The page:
Using advanced AI techniques, researchers from the Weizmann Institute of Science, Israel, uncovered evidence for the use of fire dating back at least 800,000 years, according to a study published in the journal PNAS. This is one of the earlier known pieces of evidence for the use of fire. This new method also pushed archeology towards a more data-driven methodology, and the authors believe it could help us understand the origins of human history and traditions.
The use of fire under controlled conditions is believed to date back at least a million years to the time when Homo habilis started transitioning into Homo erectus. The “cooking hypothesis” defends that the use of fire at this time was key to our evolution, allowing us to stay warm, create advanced tools, keep predators away and cook our food. Cooking has two advantages: not only does it eliminate pathogens in the food, but it also improves the digestion of protein, paving the way for brain growth.
However, this is just a theory with no data to back it up. Until now, evidence of the use of fire relied on archeological evidence from finding burnt objects. These traditional methods have only managed to go as far back as 200,000 years. There is some limited evidence for the use of fire about 500,000 years ago, but it only comes from five locations around the world and is not very reliable.
To cover this gap, Dr. Filipe Natalio from Weizmann’s Plant and Environmental Sciences Department and Dr. Ido Azuri from Weizmann’s Life Core Facilities Department used pioneering AI and spectroscopy technology to find evidence for using fire on the Evron Quarry in Israel. “When we started this project,” says Natalio, “the archaeologists who’ve been analyzing the findings from Evron Quarry told us we wouldn’t find anything. We should have made a bet.”
The quarry, located in western Galilee, is an open archaeological site discovered in the 70s, where researchers have found several animal fossils and tools dating back to between 800,000 and 1 million years ago, making it one of the oldest archeological sites in Israel.
None of these finds really shows visual evidence of heat. This is not surprising given that ash and charcoal degrade over time, eliminating the chances of finding any evidence. But the team was determined to continue the search.
To do this, they turned to an advanced AI model they had previously used in other samples. “We tested a variety of methods, among them traditional data analysis methods, machine learning modeling, and more advanced deep learning models,” said Azuri. “The deep learning models that prevailed had a specific architecture that outperformed the others and successfully gave us the confidence we needed to further use this tool in an archaeological context having no visual signs of fire use.” They settled on AI because it can find hidden patterns across a multitude of scenarios.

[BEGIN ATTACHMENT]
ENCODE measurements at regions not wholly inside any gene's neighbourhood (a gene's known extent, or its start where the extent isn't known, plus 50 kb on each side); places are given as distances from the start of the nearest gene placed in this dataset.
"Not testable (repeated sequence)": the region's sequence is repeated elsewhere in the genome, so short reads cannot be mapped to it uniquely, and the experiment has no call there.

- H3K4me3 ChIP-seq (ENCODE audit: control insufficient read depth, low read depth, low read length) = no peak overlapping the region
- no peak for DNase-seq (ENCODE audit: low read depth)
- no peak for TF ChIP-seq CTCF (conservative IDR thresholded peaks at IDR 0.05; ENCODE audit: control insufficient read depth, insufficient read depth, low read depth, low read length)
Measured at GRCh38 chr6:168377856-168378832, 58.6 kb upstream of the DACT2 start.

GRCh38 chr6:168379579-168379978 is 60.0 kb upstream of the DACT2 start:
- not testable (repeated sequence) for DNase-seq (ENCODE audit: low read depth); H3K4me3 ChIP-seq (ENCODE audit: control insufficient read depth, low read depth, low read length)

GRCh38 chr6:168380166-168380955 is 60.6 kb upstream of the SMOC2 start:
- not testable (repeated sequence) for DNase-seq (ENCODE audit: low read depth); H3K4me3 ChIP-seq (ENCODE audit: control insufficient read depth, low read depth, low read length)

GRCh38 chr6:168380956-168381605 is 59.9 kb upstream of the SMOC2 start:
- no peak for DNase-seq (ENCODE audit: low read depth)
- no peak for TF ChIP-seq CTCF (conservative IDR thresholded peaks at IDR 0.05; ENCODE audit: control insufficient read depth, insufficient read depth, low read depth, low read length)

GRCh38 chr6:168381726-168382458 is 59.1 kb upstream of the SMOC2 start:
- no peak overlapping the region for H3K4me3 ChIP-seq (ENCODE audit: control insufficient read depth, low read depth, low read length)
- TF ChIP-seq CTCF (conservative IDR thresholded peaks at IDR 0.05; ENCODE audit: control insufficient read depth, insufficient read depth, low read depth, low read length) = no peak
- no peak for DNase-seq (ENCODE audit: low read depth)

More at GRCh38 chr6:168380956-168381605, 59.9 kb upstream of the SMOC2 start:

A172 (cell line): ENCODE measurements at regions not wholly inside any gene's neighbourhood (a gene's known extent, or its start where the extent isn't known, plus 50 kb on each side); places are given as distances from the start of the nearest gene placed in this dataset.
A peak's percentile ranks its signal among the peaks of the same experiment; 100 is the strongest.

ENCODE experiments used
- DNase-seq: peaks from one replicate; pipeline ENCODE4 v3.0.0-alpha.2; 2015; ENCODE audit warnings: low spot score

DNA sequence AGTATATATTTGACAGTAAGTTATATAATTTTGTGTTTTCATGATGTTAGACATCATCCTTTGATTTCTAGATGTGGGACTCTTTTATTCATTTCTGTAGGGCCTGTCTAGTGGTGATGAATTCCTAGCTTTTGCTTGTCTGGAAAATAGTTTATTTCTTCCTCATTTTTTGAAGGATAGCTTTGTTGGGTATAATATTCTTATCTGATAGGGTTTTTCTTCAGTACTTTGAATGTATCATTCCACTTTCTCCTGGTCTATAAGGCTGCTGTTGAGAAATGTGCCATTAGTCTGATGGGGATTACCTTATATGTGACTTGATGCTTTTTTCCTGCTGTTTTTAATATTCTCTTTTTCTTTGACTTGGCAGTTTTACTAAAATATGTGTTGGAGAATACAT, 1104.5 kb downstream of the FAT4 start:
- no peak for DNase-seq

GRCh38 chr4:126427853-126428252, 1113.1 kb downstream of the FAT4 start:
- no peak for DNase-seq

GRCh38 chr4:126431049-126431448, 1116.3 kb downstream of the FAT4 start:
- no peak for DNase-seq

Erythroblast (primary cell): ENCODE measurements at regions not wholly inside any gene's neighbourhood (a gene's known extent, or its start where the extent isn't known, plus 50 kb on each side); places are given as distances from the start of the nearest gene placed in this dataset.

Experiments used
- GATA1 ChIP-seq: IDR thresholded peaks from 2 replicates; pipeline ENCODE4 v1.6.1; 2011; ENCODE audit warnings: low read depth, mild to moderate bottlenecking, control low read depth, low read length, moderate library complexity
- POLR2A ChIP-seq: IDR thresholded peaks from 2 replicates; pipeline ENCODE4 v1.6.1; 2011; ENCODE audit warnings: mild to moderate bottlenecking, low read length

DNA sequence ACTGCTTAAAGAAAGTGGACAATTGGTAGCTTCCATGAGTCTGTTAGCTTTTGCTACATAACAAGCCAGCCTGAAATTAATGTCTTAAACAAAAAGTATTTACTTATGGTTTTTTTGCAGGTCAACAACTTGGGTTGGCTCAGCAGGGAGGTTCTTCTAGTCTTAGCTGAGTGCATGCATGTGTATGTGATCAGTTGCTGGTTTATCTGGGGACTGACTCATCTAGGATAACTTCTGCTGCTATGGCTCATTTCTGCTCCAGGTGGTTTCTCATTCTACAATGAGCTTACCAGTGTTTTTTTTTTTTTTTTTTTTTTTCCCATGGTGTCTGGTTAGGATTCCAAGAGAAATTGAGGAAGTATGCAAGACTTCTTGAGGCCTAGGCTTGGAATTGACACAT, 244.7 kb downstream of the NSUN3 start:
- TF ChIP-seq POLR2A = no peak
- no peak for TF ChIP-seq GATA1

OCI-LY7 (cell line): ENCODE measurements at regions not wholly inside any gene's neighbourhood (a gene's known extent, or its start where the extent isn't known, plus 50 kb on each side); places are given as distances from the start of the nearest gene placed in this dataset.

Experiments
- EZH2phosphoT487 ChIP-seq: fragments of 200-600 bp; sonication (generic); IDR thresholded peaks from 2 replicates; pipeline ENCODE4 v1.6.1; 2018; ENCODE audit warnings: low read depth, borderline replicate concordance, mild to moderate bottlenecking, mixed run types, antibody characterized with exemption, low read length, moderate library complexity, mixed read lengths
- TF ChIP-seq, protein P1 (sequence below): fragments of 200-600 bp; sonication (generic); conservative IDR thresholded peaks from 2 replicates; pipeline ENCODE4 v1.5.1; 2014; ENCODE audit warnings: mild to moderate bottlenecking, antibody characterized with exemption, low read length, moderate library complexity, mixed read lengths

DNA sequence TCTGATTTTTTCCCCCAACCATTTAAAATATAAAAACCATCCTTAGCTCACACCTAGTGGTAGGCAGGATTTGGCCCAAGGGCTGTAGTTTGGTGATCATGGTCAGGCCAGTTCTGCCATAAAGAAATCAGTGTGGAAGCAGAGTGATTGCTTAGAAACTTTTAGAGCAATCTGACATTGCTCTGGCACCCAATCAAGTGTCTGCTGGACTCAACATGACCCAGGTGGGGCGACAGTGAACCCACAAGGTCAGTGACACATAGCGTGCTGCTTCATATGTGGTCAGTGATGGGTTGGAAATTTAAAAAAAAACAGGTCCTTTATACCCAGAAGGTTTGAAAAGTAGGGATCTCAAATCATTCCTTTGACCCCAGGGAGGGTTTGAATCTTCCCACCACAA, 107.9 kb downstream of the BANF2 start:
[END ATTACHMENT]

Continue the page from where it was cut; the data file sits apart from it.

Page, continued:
By analysing the chemical composition of different materials, the AI system can estimate the temperature to which the stone tools were heated, providing valuable information about if and how humans used fire almost a million years ago. For the study, the team analysed the heat signature of 26 flint tools found at the quarry site. The results showed that the tools had been heated to different temperatures, some more than 600°C. In addition, an analysis of 87 animal remains found that some of them had also been exposed to high temperatures.
“Our approach highlights the possibility of extracting “hidden” information on pyrotechnology-related activities from artifacts beyond the classical visual initial assessment,” concluded the authors. “We propose reexamining artifacts unearthed from other sites, including those located in the Levant may broaden our understanding of the relationship between early hominins and fire.”
Stepka Z, Azuri I, Horwitz L, Chazan M and Natalio F (2022) Hidden signatures of early fire at Evron Quarry (1.0 to 0.8 Mya). PNAS, 119 (25) e2123439119, https://doi.org/10.1073/pnas.2123439119